Creating your template space¶
You can create a new template in any $XDG_DATA_DIRS/quickly/templates directory. On most system, templates should be installed to /usr/share/quickly/templates/. You can also install them in user-space in ~/.local/share/quickly/templates/:
mkdir ~/.local/share/quickly/templates/my-template/ touch ~/.local/share/quickly/templates/my-template/__init__.py
Yes, Quickly template directories are also Python packages. They aren’t on the PYTHON_PATH, but Quickly knows how to find them and load them.
Your Template class¶
Quickly looks for a class called Template in the root of your template’s python namespace. This class should be a sub-class of quickly.core.templates.BaseTemplate or some class that inherits from it:
from quickly.core.templates import BaseTemplate class Template(BaseTemplate): class Meta: name = 'my-template' version = '1.0'
The Meta class let’s you provide some data about your template, including it’s name and version number.
For more about writing your own Templates, see Advanced Template Development
Commands are added directly to the Template class itself. The name of the variable is the name of the command on the command-line. If a command takes instantiation variables, you can pass them here. Your template ends up looking a lot like this:
from quickly.core.templates import BaseTemplate from .commands import Create, Run class Template(BaseTemplate): class Meta: name = 'my-template' version = '1.0' # Add commands to this template create = Create(project_root = 'project_root') run = Run() # Example of command aliasing launch = run.clone()
As you can see, the command name doesn’t have to correspond to the command class’ name. You can also add more than once instance of a command class using a different command name:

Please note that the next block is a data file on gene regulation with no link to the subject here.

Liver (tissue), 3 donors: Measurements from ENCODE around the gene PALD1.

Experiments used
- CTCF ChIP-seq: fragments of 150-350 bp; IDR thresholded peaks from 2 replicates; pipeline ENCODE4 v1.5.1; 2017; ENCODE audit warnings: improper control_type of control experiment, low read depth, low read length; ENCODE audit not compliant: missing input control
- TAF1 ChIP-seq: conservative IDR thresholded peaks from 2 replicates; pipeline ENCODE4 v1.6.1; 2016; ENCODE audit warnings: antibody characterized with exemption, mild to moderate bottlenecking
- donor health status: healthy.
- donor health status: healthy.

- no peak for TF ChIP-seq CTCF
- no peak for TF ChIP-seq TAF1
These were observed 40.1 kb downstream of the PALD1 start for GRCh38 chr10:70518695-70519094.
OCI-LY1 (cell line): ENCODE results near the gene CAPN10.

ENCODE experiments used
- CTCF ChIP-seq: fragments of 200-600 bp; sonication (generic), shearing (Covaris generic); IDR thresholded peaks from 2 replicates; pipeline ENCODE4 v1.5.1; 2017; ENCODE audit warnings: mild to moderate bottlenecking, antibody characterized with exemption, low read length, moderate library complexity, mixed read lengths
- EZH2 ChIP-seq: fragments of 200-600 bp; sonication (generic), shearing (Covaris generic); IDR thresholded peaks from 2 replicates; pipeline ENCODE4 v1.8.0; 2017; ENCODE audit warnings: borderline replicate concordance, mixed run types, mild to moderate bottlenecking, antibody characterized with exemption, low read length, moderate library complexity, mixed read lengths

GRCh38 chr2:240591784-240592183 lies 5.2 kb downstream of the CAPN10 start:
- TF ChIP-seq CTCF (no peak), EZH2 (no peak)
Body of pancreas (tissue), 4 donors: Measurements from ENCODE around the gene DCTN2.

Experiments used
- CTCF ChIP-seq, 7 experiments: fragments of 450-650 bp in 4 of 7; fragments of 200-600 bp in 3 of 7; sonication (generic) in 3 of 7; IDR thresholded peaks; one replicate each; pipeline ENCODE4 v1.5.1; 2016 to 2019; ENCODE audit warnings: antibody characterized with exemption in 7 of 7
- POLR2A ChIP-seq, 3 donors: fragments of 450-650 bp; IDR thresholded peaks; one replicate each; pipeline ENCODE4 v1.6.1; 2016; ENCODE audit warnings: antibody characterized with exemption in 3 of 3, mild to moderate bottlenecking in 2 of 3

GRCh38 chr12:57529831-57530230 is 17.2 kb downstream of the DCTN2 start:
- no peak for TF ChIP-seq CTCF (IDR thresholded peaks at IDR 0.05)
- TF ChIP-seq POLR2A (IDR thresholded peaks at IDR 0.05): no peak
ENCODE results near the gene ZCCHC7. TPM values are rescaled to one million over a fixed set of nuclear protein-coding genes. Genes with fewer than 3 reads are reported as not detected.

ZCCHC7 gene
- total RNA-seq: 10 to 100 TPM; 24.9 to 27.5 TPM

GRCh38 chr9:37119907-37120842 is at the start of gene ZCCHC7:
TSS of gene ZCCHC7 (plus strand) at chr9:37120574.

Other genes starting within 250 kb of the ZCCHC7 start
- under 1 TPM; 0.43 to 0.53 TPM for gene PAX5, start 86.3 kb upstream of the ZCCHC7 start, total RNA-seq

$ quickly --template my-template help --all Usage: quickly [command] Available Commands for my-template: quickly create [project_name] quickly run -- [program arguments] quickly launch -- [program arguments]
Making your own Commands¶
Quickly commands are Python classes that sub-class the quickly.core.commands.BaseCommand class, and implement a custom .run() method:
from quickly.core.commands import BaseCommand class SayHello(BaseCommand): class Meta: usage = 'quickly %(cmd_name)s' help = 'Makes Quickly say hello' def run(self): print('Hello World')
Notice that it uses %(cmd_name)s in place of the command name. This is because your command class can be given a custom name when added to a template, so the usage string (and help string) will replace %(cmd_name)s with the actual command name. You can then add that command to your template:
from quickly.core.templates import BaseTemplate from .commands import SayHello class Template(BaseTemplate): class Meta: name = 'my-template' version = '1.0' # Add commands to this template hello = SayHello()
Which gets you:
$ quickly --template my-template help Usage: quickly [command] Available Commands for my-template: quickly hello $ quickly --template my-template help hello Usage: quickly hello Makes Quickly say hello $ quickly --template my-template hello Hello World
For more about writing your own Commands, see Advanced Command Development